Monster tumbleweed: Invasive new species is here to stay

phys.org | 3/31/2016 | Staff
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A new species of gigantic tumbleweed once predicted to go extinct is not only here to stay—it's likely to expand its territory.

The species, Salsola ryanii, is significantly larger than either of its parent plants, which can grow up to 6 feet tall. A new study from UC Riverside supports the theory that the new tumbleweed grows more vigorously because it is a hybrid with doubled pairs of its parents' chromosomes.

Findings - Study - Paper - Oxford - University-produced

Findings from the study are detailed in a new paper published in the Oxford University-produced journal AoB Plants.

"Salsola ryanii is a nasty species replacing other nasty species of tumbleweed in the U.S.," said study co-author Norman Ellstrand, UCR Distinguished Professor of Genetics. "It's healthier than earlier versions, and now we know why."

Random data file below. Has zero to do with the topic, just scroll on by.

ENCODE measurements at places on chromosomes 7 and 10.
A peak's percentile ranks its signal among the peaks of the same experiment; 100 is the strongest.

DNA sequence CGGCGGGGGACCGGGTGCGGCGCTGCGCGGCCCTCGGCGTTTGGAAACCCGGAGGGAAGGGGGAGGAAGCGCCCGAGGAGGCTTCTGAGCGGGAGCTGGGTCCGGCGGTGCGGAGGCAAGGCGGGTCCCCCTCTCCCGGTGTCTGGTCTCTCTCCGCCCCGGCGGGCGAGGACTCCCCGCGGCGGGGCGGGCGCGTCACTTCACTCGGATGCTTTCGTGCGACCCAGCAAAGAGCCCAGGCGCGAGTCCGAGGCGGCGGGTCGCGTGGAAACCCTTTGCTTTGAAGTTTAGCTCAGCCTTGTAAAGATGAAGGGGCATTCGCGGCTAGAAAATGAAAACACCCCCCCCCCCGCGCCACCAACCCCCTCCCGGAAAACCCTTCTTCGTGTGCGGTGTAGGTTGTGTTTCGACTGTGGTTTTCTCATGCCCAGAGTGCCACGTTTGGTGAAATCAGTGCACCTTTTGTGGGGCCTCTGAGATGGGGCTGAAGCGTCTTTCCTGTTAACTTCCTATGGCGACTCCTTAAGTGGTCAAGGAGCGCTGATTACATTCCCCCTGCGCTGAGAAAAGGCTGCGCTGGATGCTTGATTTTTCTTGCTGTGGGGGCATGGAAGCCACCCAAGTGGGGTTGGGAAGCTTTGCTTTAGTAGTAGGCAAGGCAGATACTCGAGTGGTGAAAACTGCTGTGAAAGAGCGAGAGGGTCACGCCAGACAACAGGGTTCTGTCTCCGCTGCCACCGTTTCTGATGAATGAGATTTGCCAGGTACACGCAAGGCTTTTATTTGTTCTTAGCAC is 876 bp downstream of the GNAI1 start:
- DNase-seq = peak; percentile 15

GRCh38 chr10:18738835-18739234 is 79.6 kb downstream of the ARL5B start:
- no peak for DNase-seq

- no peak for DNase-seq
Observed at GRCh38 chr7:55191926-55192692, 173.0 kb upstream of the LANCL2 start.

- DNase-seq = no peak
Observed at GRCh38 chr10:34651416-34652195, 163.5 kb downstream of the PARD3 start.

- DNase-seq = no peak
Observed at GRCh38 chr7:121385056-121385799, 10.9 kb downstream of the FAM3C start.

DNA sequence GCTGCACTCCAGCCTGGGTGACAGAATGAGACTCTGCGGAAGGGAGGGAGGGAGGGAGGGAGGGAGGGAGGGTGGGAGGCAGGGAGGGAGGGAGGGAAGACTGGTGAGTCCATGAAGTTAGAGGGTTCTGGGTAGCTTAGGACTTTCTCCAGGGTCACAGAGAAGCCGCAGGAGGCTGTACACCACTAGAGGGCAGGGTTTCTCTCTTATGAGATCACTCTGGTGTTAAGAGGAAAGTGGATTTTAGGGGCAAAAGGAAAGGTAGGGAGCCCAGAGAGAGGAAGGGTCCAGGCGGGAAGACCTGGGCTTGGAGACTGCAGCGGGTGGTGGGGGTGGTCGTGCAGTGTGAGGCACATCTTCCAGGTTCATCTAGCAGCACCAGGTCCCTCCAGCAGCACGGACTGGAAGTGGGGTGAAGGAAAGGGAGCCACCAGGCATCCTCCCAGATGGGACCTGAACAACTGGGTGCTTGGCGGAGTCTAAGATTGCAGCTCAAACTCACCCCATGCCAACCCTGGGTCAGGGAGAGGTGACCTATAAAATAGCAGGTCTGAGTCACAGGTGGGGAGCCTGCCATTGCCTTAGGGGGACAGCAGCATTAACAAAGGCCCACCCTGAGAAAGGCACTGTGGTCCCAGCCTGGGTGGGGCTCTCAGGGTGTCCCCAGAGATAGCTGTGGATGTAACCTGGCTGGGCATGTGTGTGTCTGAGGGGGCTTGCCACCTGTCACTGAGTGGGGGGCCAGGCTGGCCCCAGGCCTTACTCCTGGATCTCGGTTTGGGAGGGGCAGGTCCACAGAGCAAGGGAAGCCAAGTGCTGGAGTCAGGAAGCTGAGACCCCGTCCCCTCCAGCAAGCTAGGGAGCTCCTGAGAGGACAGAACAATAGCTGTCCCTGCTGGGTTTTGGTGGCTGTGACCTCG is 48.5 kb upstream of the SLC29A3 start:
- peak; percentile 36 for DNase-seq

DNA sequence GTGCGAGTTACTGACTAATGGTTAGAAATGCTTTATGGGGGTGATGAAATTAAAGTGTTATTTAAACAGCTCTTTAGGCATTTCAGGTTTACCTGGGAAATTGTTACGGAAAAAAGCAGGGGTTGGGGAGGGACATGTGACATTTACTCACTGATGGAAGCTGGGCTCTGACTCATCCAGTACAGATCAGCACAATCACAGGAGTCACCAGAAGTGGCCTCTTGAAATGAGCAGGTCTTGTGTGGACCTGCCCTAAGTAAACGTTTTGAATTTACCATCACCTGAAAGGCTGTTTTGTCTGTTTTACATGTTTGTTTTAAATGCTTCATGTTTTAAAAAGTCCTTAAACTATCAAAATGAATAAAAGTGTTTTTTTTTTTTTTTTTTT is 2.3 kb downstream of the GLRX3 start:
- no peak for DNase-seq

Humans - Organisms - Set - Chromosomes - Mother

Humans are diploid organisms, with one set of chromosomes donated by the mother and one set from the father. Sometimes a mother's egg contains two sets of chromosomes rather than just the one she is meant to pass on. If this egg is fertilized, the offspring would be triploid, with three sets of chromosomes. Most humans do not survive this.

Plants with parents closely related enough to mate can produce triploid offspring that survive but are unable to reproduce themselves. However, a hybrid plant that manages to get two copies from the mother and two from the father will be fertile. Some species can have more than four sets of chromosomes. They can even have "hexaploidy," with six sets of chromosomes.

Scientists - Kind - Advantage - Term - Hybrids

Scientists have long assumed there must be some kind of evolutionary advantage to polyploidy, the term for hybrids that have multiple sets of chromosomes, since it poses some immediate difficulties for the new hybrids.

"Typically, when something is new, and it's the only one of its kind, that's a disadvantage. There's nobody...
(Excerpt) Read more at: phys.org
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